Far too many, in my opinion, assume they cannot write a good resume and choose to pay someone a lot of money to prepare their resume for them. Conversely, many others wrongly assume that they can get by just throwing a resume together on a moment's notice. Both of these viewpoints are flawed. No, you do not need someone else to do the work in order to have a great resume. On the other hand, yes, you do need to become familiar with how to construct a resume that will get a hiring manager's attention. It may take some time and effort, but after you make that effort, you will have a quality resume that you can easily keep up to date as your career evolves.
Best of all, other than perhaps a reference book or two, you will not have to spend money to have it! A good resume is one which sets you apart from the competition. Don't worry, this is not as hard as it may seem. After all, the majority of resumes are poorly written and do not represent the candidate well.
Instead, your resume should showcase your background and qualifications in such a way that the hiring manager would seem incompetent if he or she did not invite you in for the interview. Here are a few tips from the professional resume writers to help you achieve that goal. 1. Be honest.
It should surprise no one that employers can and will verify key facts on your resume. It's not that difficult for them to do. If they do find something significantly misleading or false, you could get terminated. Even if you simply over state your abilities, you will have a difficult time matching your performance with the expectations your resume has set.
2. Be concise. One page should do unless you have several years of experience. Assuming the latter, definitely keep it to two pages and learn to edit and prune information.
Keep only the most necessary and impressive. Think in terms of using the interview rather than your resume to fill in details as needed. The reader should be able to skim or quickly read your resume to get all of the critical details. 3. This is basic, but it is surprising how many fail to use bold headings between sections.
For example, use headings such as "Objectives" and "Employment History." Put your contact information at the top. Make sure the phone number you provide has an answering machine or voice mail associated with it. Your address, phone number and email address go at the top of the page.
Employers should never have to search to find out how to get in touch with you. 4. The career objectives seems to be a especially difficult for many. Get used to asking for what you really want. Just be sure to stay within your capabilities.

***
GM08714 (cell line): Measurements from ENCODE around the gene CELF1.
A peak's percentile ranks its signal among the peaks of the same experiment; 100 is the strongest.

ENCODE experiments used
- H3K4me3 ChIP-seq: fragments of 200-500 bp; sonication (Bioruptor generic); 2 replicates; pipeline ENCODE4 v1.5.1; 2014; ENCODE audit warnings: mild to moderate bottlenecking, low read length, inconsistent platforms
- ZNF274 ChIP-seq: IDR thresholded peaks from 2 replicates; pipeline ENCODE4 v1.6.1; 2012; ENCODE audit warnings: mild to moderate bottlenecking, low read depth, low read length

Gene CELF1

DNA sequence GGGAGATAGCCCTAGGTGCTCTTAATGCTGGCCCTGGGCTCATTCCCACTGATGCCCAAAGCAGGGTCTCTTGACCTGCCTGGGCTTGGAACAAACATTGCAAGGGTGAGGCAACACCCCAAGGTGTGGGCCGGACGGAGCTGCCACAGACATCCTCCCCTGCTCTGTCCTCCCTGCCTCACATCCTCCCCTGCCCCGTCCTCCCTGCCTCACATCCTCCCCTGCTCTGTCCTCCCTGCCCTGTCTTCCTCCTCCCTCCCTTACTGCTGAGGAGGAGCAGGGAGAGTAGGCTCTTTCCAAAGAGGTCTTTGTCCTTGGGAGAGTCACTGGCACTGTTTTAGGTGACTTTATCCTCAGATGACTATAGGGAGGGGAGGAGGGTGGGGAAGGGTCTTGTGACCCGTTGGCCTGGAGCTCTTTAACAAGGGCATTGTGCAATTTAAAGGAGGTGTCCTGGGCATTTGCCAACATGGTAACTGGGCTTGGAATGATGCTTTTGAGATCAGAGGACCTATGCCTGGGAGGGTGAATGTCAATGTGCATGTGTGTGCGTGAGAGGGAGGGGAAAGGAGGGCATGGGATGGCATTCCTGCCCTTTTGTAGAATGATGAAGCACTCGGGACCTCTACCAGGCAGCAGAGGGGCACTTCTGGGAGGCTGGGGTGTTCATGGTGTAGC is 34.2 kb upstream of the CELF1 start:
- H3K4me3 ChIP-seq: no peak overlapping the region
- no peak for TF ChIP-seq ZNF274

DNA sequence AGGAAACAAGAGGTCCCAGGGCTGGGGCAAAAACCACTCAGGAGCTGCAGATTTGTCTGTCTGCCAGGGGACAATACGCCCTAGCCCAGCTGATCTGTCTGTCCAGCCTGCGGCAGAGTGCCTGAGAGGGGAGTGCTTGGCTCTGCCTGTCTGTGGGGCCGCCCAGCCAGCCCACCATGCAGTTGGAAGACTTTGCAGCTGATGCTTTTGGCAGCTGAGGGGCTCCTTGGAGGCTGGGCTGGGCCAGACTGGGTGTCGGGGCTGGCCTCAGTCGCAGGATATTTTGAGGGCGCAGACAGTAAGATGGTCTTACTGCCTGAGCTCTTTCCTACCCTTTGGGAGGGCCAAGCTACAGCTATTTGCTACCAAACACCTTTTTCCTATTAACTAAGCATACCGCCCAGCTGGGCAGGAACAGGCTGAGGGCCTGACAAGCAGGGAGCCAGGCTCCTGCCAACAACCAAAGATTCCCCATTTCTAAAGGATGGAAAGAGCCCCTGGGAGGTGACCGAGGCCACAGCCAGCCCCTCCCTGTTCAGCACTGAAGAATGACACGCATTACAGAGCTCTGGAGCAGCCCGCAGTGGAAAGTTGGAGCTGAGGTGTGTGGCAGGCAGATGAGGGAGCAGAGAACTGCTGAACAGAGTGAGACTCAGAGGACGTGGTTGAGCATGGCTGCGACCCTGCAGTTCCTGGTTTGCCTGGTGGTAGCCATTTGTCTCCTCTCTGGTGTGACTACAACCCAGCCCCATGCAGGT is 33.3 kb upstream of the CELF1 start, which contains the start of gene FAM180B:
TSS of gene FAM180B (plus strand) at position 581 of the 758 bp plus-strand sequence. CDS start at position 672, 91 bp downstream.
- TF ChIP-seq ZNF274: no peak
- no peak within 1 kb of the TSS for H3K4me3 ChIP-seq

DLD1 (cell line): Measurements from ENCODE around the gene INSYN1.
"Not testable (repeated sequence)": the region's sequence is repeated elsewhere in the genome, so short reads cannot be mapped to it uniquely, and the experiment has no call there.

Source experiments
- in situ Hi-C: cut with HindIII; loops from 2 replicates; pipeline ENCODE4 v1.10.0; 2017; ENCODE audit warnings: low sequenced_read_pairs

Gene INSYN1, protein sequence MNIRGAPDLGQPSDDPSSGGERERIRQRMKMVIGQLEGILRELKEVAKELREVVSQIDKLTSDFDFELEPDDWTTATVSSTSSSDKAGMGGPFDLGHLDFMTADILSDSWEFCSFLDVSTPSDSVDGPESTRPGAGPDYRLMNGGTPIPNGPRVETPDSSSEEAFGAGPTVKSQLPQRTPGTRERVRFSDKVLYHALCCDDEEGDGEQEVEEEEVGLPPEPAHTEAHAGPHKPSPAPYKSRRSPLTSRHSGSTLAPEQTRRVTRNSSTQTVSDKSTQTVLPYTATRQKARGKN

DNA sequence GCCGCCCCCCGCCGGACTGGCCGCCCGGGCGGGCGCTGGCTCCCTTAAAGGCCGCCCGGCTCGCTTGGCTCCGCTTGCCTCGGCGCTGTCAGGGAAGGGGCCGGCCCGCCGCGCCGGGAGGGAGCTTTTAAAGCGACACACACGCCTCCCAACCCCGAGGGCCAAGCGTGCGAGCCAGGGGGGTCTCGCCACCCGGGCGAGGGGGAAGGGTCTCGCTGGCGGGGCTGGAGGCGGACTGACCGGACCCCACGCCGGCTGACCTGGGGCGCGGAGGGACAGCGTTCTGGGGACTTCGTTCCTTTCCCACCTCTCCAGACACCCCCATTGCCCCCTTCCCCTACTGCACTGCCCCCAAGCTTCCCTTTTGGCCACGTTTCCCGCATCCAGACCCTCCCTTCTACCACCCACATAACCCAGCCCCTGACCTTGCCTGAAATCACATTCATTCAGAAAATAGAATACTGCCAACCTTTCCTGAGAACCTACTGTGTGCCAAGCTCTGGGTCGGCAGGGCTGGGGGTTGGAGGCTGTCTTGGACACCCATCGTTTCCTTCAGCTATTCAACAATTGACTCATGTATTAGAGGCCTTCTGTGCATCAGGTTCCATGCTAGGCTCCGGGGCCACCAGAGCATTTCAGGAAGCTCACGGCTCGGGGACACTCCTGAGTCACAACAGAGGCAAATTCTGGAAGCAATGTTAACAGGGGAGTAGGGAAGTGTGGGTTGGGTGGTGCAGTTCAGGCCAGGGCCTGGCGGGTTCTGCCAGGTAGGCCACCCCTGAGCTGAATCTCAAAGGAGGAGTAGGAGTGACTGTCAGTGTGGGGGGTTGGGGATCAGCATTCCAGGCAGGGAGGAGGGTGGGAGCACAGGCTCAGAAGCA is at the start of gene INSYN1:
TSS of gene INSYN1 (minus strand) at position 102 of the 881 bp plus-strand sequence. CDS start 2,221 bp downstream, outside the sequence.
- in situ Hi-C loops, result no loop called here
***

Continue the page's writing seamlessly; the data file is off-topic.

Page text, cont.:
It is not good form, for example, to be asking for the same position as the hiring manager who interviews you. Do make sure, however, that your objectives section shows that you are confident and quite capable of getting things done. 5.
Summarize your work history with an emphasis on experience, skills, and accomplishments. Using bullet points is an easy way to list the details in a clean, readable way. The important this here is to demonstrate that you are productive and know how to get things done. 6. Be selective when summarizing your work history.
Certainly anything that, as mentioned above, proves that you can get things done should usually be included. However, give consideration to items that are not relevant to the type of position you are seeking and eliminate them. Instead, expand on things that would make a direct impact on the types of businesses you are applying to. Consider reducing or even leaving off information that is quite old. Keep in mind that a resume is a sales tool, not a tell-all autobiography. 7.
Be sure your resume is easy to read. Use one font - one that is fairly standard. You never want to appear cute by using, for example, a cursive font. Don't try to squeeze everything onto the page by using a tiny font size.
This is an indication, instead, that you need to do more editing. 8. Use dynamic, action words to describe yourself and your accomplishments.
This is often one of the more tricky resume writing skills to acquire. Try looking at good resume samples to get ideas. Overall, keep in mind that you want to appear that you are highly competent and that you accomplished things. Read your resume over to assure that it does not give the impression that you simply showed up for work each day. 9. In your education section don't forget about courses, certifications, formal trainings, achievements, and awards.
But, don't go overboard with items such as trainings that are not pertinent to the job you are seeking. This section can also help if you need some critical experience with new technology, or experience in an area that you have not yet worked. You might take, for example, some night-school classes or other professionally organized training. This will at least allow you to demonstrate meaningful preparation for that type of work. 10. Don't feel you have to write a "one size fits all" resume.
The benefit of writing your own resume is that you have lots of backup materials that you can draw from if you are pursuing two or three slightly different opportunities. Also, if it fits your schedule, take some time to review a prospective company's web site and "tune" your resume accordingly prior to sending it to them.
Now you have the basics. Next, visit my website to get lots more tips for creating a resume that will practically crush the competition and get you the interview! You can also click here to grab my 10 best resume "secrets of the pros" .